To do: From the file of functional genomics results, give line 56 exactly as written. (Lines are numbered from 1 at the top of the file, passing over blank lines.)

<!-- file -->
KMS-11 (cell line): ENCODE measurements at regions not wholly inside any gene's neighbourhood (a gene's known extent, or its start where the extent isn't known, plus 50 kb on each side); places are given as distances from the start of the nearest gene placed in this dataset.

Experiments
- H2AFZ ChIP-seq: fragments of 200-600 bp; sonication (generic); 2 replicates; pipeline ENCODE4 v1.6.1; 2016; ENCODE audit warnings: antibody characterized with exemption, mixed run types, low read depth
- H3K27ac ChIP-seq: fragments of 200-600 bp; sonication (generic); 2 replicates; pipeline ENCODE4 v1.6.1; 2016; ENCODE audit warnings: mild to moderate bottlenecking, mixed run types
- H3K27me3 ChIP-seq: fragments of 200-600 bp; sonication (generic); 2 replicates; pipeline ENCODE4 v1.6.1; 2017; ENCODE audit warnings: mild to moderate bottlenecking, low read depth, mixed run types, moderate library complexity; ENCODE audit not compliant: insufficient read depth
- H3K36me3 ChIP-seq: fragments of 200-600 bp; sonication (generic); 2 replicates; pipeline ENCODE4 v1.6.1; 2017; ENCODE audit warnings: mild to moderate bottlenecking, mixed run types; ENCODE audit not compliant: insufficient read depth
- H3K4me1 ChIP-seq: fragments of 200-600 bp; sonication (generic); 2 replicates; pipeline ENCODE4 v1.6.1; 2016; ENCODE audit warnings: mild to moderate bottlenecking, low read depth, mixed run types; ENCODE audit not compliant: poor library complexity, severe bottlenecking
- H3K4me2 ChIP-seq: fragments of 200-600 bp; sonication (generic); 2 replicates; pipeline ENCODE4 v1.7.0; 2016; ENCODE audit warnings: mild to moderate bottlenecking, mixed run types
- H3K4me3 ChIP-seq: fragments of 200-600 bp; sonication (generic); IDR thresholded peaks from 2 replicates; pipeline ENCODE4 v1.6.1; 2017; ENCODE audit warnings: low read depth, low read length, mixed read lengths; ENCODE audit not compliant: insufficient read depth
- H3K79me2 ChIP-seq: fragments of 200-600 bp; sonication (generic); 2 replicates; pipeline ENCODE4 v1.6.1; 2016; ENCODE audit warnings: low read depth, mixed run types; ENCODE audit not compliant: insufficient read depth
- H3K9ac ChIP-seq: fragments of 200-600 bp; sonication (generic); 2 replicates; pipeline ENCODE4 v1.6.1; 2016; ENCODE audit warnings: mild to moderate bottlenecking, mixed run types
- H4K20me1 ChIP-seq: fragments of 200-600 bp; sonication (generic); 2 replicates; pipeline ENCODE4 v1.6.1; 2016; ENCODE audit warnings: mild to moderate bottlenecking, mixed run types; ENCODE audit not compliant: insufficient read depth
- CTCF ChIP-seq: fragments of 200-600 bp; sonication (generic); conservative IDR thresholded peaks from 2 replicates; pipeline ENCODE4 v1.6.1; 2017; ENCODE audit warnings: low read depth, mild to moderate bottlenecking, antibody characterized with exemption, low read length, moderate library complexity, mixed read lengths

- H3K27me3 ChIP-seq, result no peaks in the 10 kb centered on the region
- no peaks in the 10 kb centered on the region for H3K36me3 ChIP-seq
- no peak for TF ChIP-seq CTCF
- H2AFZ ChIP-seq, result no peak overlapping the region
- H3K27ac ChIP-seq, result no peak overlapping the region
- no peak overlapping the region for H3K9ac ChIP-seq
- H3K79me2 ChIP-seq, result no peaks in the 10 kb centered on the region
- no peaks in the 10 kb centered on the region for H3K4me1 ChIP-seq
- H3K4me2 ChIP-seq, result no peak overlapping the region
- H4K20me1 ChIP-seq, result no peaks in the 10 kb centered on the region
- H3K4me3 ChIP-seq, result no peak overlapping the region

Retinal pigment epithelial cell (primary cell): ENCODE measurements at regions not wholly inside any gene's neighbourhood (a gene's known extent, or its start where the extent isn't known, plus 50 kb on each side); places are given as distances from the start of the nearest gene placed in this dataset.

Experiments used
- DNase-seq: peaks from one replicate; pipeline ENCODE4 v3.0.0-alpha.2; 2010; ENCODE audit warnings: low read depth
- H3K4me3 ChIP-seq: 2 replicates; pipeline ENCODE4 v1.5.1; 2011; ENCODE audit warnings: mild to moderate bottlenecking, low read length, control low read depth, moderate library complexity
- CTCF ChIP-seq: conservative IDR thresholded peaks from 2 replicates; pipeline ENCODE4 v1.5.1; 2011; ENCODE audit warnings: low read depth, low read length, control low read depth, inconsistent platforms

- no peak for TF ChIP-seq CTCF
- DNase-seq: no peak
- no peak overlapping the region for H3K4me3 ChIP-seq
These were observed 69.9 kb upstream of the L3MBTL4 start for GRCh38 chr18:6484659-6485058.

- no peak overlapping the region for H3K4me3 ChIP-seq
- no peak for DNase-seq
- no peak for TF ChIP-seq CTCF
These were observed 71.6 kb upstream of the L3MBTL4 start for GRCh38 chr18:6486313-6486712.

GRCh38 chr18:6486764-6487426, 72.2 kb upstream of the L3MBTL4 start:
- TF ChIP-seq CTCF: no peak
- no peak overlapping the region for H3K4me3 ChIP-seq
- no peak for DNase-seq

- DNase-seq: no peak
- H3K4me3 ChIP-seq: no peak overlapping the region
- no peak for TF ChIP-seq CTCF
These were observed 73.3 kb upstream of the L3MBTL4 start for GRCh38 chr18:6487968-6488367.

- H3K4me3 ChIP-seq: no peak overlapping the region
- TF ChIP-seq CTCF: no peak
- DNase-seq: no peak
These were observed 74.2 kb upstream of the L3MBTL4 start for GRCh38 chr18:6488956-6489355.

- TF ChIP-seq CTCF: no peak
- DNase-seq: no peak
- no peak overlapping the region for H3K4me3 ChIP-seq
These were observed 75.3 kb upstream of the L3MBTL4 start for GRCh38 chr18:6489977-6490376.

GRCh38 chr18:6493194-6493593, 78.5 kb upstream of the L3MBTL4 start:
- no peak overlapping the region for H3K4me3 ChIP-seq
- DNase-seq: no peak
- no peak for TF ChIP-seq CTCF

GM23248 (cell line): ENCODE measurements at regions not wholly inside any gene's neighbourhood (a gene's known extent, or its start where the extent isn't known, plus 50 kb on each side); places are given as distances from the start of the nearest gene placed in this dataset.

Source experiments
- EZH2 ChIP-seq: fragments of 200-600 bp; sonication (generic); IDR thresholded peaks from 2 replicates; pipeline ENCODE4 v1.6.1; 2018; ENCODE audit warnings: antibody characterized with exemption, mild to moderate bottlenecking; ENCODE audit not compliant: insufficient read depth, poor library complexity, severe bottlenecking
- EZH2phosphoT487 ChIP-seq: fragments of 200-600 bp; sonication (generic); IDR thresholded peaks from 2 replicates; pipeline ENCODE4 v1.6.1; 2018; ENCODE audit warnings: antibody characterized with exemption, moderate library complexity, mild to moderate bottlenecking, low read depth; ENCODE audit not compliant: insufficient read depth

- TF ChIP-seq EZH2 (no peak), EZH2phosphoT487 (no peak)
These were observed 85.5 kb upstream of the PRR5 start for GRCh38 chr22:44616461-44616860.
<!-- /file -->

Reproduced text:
- DNase-seq: no peak